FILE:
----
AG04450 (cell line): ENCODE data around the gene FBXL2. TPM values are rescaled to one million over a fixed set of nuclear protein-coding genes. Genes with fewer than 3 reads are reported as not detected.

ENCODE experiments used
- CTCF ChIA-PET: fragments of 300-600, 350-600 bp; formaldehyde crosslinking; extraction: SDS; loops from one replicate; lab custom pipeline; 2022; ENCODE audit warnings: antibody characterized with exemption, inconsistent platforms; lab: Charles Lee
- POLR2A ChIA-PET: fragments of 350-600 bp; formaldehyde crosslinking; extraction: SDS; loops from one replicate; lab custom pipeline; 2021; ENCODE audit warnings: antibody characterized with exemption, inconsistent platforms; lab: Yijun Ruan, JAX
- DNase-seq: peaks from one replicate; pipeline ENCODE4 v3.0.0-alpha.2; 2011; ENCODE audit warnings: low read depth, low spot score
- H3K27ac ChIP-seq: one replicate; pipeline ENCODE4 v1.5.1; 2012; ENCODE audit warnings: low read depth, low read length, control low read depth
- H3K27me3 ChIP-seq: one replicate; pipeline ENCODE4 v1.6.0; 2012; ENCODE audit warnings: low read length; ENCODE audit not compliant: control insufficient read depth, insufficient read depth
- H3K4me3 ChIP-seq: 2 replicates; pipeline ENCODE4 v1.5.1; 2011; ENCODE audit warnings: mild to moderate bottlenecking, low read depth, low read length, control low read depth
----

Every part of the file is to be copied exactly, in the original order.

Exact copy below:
AG04450 (cell line): ENCODE data around the gene FBXL2. TPM values are rescaled to one million over a fixed set of nuclear protein-coding genes. Genes with fewer than 3 reads are reported as not detected.

ENCODE experiments used
- CTCF ChIA-PET: fragments of 300-600, 350-600 bp; formaldehyde crosslinking; extraction: SDS; loops from one replicate; lab custom pipeline; 2022; ENCODE audit warnings: antibody characterized with exemption, inconsistent platforms; lab: Charles Lee
- POLR2A ChIA-PET: fragments of 350-600 bp; formaldehyde crosslinking; extraction: SDS; loops from one replicate; lab custom pipeline; 2021; ENCODE audit warnings: antibody characterized with exemption, inconsistent platforms; lab: Yijun Ruan, JAX
- DNase-seq: peaks from one replicate; pipeline ENCODE4 v3.0.0-alpha.2; 2011; ENCODE audit warnings: low read depth, low spot score
- H3K27ac ChIP-seq: one replicate; pipeline ENCODE4 v1.5.1; 2012; ENCODE audit warnings: low read depth, low read length, control low read depth
- H3K27me3 ChIP-seq: one replicate; pipeline ENCODE4 v1.6.0; 2012; ENCODE audit warnings: low read length; ENCODE audit not compliant: control insufficient read depth, insufficient read depth
- H3K4me3 ChIP-seq: 2 replicates; pipeline ENCODE4 v1.5.1; 2011; ENCODE audit warnings: mild to moderate bottlenecking, low read depth, low read length, control low read depth